"That vast center in American politics is gone this time around. Three percent of Bush voters in battleground states told us it's likely they could change their minds. Three percent of Kerry voters told us the same thing. That's usually 17 percent or 18 percent at this point. You really have very little elasticity in the electorate this year."

In this climate, the campaign is really about getting your supporters - your base - to actually go to the polls and vote, Zogby said.

In whose base would Catholics be?
A Badger Poll the center conducted in June with 504 voting-age people, including 162 self-described Catholics, suggests that a shift may have taken place. Catholics favored Bush over Kerry, 55% to 41%, with a margin of error of plus or minus 7%, Ferree said. Badger Polls in March and April showed a similar tilt.


There is a large divide between people who regularly attend church services and those who rarely attend, said Andrew Barrett, a Marquette University assistant professor of political science and a presidential scholar. Regular attendees voted for Bush by a large margin. Infrequent attendees voted for Gore by a wide margin.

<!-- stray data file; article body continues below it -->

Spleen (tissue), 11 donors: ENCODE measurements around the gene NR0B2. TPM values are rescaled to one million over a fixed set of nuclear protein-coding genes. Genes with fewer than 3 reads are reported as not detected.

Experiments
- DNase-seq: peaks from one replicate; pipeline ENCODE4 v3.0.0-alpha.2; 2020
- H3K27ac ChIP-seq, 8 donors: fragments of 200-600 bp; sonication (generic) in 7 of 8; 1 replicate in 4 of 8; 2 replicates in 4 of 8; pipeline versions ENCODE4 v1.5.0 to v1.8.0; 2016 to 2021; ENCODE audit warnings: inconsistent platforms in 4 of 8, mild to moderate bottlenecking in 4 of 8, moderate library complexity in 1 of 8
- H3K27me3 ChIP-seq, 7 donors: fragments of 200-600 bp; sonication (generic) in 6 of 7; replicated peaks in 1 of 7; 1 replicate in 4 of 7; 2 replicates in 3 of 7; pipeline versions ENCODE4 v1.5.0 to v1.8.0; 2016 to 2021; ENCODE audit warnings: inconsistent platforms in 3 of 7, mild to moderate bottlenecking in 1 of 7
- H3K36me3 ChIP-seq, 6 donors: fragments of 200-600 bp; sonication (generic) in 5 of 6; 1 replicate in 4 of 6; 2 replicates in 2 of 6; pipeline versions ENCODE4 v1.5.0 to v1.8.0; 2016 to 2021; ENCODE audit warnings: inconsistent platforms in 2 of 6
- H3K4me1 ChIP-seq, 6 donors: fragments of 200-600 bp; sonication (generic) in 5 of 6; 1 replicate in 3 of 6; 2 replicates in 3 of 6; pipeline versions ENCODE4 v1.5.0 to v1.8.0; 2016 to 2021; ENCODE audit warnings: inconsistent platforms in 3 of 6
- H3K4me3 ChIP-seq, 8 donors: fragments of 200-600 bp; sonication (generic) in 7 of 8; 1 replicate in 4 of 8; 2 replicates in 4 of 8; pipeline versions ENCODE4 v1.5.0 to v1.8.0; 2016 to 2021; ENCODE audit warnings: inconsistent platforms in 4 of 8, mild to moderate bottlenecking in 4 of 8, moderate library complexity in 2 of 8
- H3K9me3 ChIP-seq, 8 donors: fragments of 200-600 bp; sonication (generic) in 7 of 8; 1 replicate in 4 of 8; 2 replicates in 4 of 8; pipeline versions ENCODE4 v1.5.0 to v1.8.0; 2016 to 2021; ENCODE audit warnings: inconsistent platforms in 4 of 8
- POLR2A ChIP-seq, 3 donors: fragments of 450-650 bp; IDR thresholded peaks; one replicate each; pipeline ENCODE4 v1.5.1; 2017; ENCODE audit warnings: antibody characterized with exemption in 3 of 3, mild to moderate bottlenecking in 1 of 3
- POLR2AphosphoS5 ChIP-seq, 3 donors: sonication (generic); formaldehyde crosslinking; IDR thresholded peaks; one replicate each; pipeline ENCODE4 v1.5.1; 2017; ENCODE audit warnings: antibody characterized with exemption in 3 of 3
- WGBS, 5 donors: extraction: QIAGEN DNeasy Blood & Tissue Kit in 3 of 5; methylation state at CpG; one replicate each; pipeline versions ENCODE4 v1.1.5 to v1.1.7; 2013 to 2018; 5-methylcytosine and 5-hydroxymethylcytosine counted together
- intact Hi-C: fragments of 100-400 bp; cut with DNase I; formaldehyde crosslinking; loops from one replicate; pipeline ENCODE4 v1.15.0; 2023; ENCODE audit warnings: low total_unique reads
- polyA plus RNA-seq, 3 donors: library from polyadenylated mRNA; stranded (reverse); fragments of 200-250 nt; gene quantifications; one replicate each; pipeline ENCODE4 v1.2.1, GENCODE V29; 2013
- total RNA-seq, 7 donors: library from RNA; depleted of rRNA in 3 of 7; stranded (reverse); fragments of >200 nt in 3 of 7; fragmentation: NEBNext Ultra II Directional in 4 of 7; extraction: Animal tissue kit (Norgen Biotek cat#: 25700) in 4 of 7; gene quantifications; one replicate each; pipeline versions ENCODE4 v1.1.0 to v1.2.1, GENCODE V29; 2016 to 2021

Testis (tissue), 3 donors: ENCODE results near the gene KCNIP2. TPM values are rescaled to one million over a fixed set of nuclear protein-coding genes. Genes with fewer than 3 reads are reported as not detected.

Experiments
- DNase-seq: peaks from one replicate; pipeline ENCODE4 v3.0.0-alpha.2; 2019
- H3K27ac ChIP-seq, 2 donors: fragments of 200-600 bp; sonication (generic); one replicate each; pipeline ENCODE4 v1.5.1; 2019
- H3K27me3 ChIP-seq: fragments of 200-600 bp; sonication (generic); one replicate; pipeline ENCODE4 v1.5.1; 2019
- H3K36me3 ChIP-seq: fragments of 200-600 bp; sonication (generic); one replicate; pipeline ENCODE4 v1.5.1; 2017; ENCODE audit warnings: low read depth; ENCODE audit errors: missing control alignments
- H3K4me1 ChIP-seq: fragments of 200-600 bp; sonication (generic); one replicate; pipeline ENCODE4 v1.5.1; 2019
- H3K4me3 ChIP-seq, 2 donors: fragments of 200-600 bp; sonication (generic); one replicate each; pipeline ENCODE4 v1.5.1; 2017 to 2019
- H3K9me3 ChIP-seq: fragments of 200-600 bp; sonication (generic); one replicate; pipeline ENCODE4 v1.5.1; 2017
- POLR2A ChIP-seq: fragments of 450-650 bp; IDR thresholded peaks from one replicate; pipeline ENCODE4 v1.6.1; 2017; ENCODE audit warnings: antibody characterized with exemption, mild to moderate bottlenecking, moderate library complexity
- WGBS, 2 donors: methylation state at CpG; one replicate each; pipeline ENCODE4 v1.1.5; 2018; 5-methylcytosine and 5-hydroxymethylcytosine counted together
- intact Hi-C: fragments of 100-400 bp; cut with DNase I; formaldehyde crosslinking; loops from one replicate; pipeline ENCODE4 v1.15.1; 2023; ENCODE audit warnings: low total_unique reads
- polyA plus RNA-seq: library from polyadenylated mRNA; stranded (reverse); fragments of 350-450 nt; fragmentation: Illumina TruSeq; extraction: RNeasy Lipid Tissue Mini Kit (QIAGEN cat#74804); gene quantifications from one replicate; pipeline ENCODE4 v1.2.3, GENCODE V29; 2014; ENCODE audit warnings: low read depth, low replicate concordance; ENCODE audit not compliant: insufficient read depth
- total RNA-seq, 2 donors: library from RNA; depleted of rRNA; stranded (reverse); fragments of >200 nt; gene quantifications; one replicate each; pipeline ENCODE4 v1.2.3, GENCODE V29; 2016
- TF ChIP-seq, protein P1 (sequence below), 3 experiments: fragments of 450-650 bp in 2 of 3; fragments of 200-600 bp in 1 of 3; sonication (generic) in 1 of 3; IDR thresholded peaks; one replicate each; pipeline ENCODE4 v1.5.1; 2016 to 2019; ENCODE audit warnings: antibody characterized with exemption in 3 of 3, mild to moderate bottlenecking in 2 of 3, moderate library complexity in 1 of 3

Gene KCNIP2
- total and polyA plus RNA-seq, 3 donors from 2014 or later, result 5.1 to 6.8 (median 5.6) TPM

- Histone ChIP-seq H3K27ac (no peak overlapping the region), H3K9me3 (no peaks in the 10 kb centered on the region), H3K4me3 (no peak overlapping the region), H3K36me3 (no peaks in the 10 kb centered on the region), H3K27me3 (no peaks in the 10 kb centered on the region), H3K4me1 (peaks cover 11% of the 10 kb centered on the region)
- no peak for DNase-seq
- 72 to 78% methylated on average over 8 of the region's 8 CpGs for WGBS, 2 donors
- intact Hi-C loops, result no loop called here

Zogby said this generally applies to Catholics, with regular attendees tending to vote Republican, oppose abortion and support the death penalty more than other Catholics.

Republicans have embraced issues that tend to appeal to devout Catholics in the nation's ongoing cultural war - such as opposition to abortion, support of traditional marriage and school choice, Barrett said.

Then Catholics who consider other issues more important than life issues could advance their cause by discouraging Catholics from showing up. Now there's moral hazard.
Father Andrew Greeley, a Chicago sociologist, argues that Catholics are still more likely to vote Democratic than white Protestants. And, even though Zogby strongly supports it, Greeley disputes the voting split between frequent and infrequent Mass attenders.

There is a media-perpetuated myth that Catholics do what they are told to do, Greeley added, but they think for themselves and don't listen to their bishops on matters of politics or human sexuality.

If Fr. Greeley has a factual basis for disputing Zogby's findings, it's not in this article. If the article accurately summarizes what Father had to say, he's making an odd connection between thinking for oneself and not listening to one's own religion's leaders. I don't consider defying authority or refusing to listen to others evidence of thinking for oneself. Maybe its from all my year's showing up at Catholic school.